Corrected: This story should have explained that $236 million is the increase in Mississippi’s education budget, bringing the state’s new overall K-12 budget to $1.74 billion for fiscal year 2004. Also, the story incorrectly reported the date of a special session to pass a teacher-pay raise. It was held in 2001.
At a time when many states are pondering cuts to their education budgets, Mississippi’s governor signed off last week on a major increase in school funding for the coming fiscal year.
Working in what appears to be record time—the new budget was proposed, passed, and signed into law all in about four weeks—legislators approved $236 million in two education spending bills, including $142 million for K-12 schools. The new measure restores two years of education budget cuts and provides funding for every part of the state’s school improvement program for the first time ever.
Gov. Ronnie Musgrove quickly signed the bills into law on Feb. 5—less than a month after he pressed lawmakers to raise school spending in his State of the State Address.
“It’s a historic day,” said Andy Mullins, a university administrator who is a key player in Mississippi education policy circles.
Lawmakers had never before placed school funding as their first priority during a legislative session. But pressure from Gov. Musgrove and a coalition of education groups persuaded them to raise education spending, which in fiscal 2004 will make up 62 percent of the state budget. The percentage has been as low as 57 percent in recent years.
The increase will help a majority of Mississippi school districts, many of them poor and rural, avoid another year of stagnant spending at a time when new state and federal accountability rules are taking hold. Educators have complained they have few extra resources to make the improvements required by law.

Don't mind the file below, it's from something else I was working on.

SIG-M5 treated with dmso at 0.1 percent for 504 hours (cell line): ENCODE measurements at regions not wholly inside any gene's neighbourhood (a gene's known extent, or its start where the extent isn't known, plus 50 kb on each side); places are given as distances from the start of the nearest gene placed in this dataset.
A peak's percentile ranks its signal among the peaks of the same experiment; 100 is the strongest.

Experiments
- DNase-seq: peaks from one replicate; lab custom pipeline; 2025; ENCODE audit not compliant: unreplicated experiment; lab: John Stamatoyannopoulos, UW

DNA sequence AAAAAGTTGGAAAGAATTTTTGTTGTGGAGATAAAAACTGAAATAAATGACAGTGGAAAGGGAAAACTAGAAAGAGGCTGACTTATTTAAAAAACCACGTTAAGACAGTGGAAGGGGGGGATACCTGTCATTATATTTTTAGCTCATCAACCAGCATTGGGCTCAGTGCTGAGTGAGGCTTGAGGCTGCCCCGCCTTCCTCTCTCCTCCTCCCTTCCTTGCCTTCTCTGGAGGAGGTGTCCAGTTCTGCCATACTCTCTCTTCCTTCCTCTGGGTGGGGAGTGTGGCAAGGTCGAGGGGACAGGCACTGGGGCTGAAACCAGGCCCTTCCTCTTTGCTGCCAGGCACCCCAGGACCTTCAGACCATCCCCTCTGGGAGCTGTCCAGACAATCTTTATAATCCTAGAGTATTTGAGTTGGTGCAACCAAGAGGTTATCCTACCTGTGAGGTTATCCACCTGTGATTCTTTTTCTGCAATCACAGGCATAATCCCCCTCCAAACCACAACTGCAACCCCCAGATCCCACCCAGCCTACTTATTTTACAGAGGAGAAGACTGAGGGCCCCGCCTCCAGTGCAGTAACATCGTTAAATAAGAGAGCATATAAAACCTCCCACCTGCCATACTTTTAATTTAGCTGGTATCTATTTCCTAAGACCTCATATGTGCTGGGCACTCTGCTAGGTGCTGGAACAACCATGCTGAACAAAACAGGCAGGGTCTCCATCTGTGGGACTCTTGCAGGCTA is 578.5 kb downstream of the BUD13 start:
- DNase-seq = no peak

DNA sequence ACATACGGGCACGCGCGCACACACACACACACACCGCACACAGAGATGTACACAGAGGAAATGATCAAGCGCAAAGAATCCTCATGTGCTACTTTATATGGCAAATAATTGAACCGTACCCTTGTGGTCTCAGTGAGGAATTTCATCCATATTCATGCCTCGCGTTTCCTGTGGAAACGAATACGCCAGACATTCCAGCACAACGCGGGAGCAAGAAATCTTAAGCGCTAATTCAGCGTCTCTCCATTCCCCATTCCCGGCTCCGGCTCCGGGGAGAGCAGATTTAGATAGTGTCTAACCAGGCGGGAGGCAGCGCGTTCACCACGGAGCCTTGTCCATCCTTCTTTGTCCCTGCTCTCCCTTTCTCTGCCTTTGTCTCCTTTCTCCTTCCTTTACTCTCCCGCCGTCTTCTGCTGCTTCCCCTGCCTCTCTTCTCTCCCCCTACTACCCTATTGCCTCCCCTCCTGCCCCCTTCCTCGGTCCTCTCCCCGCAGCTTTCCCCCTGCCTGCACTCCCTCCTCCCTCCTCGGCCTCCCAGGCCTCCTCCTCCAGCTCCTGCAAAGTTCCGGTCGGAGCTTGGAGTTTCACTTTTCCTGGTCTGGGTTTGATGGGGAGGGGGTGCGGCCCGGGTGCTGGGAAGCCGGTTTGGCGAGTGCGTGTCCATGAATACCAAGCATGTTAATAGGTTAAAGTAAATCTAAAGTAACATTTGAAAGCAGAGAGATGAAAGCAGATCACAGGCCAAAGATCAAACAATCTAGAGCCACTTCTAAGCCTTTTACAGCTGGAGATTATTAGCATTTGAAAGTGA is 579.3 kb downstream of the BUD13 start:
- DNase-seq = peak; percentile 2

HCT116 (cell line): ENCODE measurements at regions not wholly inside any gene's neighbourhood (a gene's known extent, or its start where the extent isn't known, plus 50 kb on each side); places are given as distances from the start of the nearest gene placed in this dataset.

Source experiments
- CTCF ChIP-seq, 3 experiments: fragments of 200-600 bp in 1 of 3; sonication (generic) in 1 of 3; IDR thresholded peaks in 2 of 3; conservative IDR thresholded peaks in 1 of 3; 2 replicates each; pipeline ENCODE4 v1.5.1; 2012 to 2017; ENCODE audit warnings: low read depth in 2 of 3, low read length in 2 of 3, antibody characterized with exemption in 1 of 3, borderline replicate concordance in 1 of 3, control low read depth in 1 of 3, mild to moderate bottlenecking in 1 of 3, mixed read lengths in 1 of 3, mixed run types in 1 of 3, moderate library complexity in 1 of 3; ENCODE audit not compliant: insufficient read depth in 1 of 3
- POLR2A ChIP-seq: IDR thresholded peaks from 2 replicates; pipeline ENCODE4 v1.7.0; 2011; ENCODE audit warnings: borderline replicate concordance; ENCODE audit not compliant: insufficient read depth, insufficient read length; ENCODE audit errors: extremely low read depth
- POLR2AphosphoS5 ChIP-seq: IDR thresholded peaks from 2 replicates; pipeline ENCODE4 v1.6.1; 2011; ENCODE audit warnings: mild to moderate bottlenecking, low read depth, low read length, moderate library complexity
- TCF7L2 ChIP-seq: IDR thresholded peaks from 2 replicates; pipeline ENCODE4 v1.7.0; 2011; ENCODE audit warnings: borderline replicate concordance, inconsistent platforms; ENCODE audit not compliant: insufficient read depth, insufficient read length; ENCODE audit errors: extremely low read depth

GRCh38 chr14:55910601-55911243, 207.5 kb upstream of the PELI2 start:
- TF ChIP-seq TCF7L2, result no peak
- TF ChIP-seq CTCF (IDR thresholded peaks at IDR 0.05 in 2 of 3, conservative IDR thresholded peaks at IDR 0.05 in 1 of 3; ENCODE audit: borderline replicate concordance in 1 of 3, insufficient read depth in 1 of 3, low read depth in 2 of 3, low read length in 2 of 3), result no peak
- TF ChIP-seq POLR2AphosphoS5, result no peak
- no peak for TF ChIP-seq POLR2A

Based on the Mississippi Adequate Education Program formula, which takes student poverty into account, districts will receive more money to spend largely as they wish. For instance, the 7,200-student Tupelo school system will see an extra $2.1 million in state funding in the fiscal year that begins in July, while the tiny North Bolivar schools in the Mississippi Delta will receive an additional $347,000.
The measure also provides a 6 percent teacher-pay raise—the third installment in Mr. Musgrove’s five-year plan to raise pay in Mississippi to meet the Southeast average of about $41,000. More than half of the $142 million for precollegiate schools in the budget will go toward the raises.
While the relationships between some legislators and the governor have appeared strained in recent years, Mr. Musgrove held lengthy talks with lawmakers and education groups to urge the bills’ passage.
“There was hardly a person in this Capitol that didn’t realize the importance of doing it, if we were able to do it,” said Judy Rhodes, the director of educational accountability for the Mississippi Department of Education.
Ms. Rhodes, who works closely with state leaders on the education budget each year, called the new spending package “the highlight of my career” so far.
The Driving Force
The legislation was a political victory for Gov. Musgrove, a Democrat who likely will face an election challenge this year from former Republican National Committee Chairman Haley Barbour. It also may help members of the legislature, all of whom face elections in November.
The scene in Jackson at last week’s bill signing was very different from the way the budget unfolded last year, when Mr. Musgrove had to order a special session to seek a teacher-pay raise.
Neither of Mr. Musgrove’s parents graduated from high school, and the governor is motivated by his desire for his own two children to find good colleges and careers without having to leave Mississippi’s borders, spokeswoman Lee Ann Mayo said.
“He wants to provide the same opportunities in Mississippi for them just like any other parent would,” said Ms. Mayo, speaking on behalf of the governor. “People are recognizing we have to make our schools good and accountable to have the jobs [we need].”
But state leaders, who likely avoided a school finance lawsuit by passing the increases, will face the complex challenge of sustaining the new level of education spending next year.
Lawmakers used some one-time dollars to pay for the new spending bills, including money left over from state fees and from a pool of money held in sales-tax reserves.
“If the economy doesn’t improve, then they may be faced with raising taxes” or making “massive cuts,” said Mr. Mullins, the special assistant to the chancellor of the University of Mississippi and a longtime education advocate in the state.
Lawmakers’ new direction even was interpreted by the Jackson Clarion-Ledger‘s Pulitzer Prize-winning editorial cartoonist last week. Marshall Ramsey depicted a locomotive marked “Legislature” pushing a caboose marked “Education,” and drew two bystanders remarking, “Now, that’s a first.”